Ghost or Bad Doorstop

The invisible menace of the Journalism Department


Some people think that there is no ghost, but only a bad door stop.

Olivia Moody, Newspaper Editor

Closing doors, mysterious voices and TVs turning on in the blink of an eye have drawn suspicion from the journalism department. 

Even since the new high school wing was open for teachers, the downstairs English wing has noticed signs of paranormal activity, especially within the journalism and broadcast classrooms. 

Students in the yearbook, newspaper and journalism production classes have witnessed instances where a ghost is the most likely scenario. Instead of instilling fear into the students, they have turned it into a sort of game. 

Within my newspaper class fellow editor, Alexis Dorsett and I randomly call out names to see if the door closes. The objective: if the door closes when we call out a word, that is the ghost’s name. So far our score with the ghost is about 0-50. 

All of the yearbook editors have very specific names that they associate with the ghost. Hallie Winther believes that the ghost’s name is Angeline, whereas Danyel Fahey is confident that it is Edith, and Kaylie Rozenboom is sure that the name is Priscilla. 

Within the North Polk School District, many teachers and students have witnessed strange things that they blame on the paranormal. In the middle school, one might find their objects moved, they might hear footsteps, as well as voices. In the high school, doors mysteriously shut, lights flicker on and certain rooms might make your skin break out in goosebumps. 

When I asked the yearbook editors what they had specifically felt or witnessed in the journalism room, many instances came to their mind.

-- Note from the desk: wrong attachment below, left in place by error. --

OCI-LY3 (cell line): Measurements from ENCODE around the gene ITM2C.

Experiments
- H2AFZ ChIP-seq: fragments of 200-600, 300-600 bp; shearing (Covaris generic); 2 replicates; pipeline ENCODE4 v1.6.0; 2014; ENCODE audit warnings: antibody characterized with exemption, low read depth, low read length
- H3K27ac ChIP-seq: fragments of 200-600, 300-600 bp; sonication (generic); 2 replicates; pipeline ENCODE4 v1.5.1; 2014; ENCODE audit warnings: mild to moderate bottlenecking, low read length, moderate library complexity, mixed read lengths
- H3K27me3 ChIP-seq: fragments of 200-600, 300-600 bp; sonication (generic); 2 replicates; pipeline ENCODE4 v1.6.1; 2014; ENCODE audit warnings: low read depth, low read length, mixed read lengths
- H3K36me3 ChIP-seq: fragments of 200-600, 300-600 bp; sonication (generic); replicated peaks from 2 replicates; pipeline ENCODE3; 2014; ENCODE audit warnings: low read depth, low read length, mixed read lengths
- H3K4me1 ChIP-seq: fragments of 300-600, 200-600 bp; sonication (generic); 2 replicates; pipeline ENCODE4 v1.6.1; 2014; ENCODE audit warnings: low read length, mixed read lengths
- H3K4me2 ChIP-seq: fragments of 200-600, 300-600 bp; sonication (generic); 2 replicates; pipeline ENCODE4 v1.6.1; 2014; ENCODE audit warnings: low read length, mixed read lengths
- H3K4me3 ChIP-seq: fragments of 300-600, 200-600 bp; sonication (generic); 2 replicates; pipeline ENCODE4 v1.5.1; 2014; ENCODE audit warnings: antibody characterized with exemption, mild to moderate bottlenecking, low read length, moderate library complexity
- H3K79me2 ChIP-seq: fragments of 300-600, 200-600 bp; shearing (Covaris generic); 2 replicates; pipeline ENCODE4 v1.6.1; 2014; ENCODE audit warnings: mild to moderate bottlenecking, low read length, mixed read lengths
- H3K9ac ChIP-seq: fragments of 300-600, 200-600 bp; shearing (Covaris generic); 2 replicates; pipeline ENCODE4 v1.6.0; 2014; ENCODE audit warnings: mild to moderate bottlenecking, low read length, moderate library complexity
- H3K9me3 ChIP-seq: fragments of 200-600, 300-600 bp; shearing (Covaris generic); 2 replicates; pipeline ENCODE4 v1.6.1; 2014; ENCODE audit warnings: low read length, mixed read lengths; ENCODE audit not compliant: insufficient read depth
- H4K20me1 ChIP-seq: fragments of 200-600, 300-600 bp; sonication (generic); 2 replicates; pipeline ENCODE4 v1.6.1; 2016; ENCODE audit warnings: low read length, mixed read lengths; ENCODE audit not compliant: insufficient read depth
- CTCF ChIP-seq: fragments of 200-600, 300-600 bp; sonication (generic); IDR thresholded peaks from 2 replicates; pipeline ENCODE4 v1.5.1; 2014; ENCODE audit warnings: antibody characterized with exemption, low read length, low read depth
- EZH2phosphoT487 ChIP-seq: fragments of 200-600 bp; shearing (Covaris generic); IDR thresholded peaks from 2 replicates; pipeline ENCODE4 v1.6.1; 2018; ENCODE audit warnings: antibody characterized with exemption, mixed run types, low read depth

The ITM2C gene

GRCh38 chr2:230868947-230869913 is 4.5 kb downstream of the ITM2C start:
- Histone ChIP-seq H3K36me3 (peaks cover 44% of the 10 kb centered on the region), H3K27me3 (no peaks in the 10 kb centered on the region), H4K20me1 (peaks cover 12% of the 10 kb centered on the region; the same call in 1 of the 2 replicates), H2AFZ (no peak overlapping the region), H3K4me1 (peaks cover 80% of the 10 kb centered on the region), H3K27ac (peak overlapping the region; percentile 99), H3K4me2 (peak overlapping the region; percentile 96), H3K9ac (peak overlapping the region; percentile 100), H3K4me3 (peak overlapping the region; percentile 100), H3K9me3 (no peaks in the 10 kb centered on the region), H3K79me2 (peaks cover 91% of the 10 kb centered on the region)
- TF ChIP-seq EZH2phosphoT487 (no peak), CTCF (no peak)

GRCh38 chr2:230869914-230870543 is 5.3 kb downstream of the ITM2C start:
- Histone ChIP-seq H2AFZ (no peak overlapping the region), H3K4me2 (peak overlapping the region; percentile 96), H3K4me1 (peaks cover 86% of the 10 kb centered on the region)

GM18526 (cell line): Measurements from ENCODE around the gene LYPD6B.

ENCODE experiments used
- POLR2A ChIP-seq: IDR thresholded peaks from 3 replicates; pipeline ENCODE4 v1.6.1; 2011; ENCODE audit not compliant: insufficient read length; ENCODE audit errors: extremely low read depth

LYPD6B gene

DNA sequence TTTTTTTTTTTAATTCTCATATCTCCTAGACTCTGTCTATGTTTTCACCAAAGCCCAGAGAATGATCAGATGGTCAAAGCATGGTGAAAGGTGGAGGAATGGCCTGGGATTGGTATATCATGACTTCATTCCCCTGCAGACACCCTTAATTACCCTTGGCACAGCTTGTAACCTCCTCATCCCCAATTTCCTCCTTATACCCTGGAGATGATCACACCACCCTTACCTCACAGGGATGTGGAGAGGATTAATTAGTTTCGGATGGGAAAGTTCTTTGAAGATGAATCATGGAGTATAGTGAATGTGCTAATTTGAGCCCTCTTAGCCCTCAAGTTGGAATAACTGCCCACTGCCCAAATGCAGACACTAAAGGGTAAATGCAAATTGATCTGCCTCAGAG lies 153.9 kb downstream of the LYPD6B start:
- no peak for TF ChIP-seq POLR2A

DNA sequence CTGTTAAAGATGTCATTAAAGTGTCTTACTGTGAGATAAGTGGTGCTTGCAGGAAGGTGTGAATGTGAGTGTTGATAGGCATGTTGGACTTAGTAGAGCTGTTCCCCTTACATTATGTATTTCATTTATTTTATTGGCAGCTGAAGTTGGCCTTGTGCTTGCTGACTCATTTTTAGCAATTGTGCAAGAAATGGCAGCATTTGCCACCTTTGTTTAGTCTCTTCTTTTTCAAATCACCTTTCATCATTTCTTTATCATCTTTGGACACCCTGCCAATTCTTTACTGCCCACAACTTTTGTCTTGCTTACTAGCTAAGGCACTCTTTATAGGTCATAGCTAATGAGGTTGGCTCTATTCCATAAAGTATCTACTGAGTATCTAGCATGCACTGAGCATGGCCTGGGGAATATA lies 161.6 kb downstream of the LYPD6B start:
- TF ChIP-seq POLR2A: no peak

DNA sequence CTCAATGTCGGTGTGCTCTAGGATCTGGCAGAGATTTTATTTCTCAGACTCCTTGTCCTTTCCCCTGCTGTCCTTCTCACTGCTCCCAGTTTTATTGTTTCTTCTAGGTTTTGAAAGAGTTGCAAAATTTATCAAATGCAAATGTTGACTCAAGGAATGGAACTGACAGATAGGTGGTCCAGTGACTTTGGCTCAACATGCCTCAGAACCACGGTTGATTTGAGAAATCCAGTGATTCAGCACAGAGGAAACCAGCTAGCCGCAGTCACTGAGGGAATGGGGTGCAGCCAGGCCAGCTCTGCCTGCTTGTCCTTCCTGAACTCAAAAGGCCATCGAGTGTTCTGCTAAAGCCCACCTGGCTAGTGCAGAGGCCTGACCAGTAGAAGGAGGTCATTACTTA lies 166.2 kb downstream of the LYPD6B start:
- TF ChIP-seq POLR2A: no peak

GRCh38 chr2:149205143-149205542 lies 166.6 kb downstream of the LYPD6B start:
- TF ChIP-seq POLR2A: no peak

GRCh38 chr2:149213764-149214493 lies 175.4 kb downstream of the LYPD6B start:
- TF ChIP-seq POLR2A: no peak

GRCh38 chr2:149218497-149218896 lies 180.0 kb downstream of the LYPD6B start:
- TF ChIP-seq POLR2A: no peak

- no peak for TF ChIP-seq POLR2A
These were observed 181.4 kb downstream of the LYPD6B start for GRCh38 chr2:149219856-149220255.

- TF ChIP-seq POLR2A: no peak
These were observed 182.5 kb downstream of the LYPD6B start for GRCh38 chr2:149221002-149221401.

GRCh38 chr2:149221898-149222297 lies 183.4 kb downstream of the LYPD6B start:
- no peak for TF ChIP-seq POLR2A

Winther has personally viewed the door creaking to a close a handful of times. Fahey has also witnessed the door closing and has been locked in the broadcast room with no reasonable explanation. 

Winther equates these instances to “a ghost or a really bad doorstop,” whereas Fahey believes “it ventures throughout the halls but I think it just really likes Mrs. Trier.” Rozenboom has the most interesting theory with the opinion that it is “people that got trapped in the basement in the middle school.” 

While many might believe that these instances could be rebuffed easily, Jessica Trier, the journalism advisor herself has experienced even earlier activity. 

“I came in and my front tv was on all by itself, my room is completely dark, the hallway was completely dark, no one was in here, no one had been here. This morning I came in, and my number 2 tv was on by itself, no one was here again, it was completely black,” explained Trier earlier last week. Her third TV has also turned on mysteriously with the remote located across the room from where Trier was sitting.

This recreation is what Trier’s tv’s looked like that fateful day.

While the TVs were a strange occurrence they do not compare to what she witnessed in the broadcast lab. “I heard voices in the back room and I thought Mrs. Stubbs had brought some speech students in. I went to peek in and no one’s in there. I don’t know where the voices came from,” recalled Trier. 

While this unnamed paranormal force has never been seen, its presence is felt on the daily. The journalism students have taken this experience in stride. Instead of being frightened, they do as any decent writer or broadcaster would, they turn it into an interesting, if not dramatic, story. 

Do you have any ghost stories from the school district? Would you like to guess what the name of the ghost is? Let us know by reaching out in the comments or by emailing [email protected]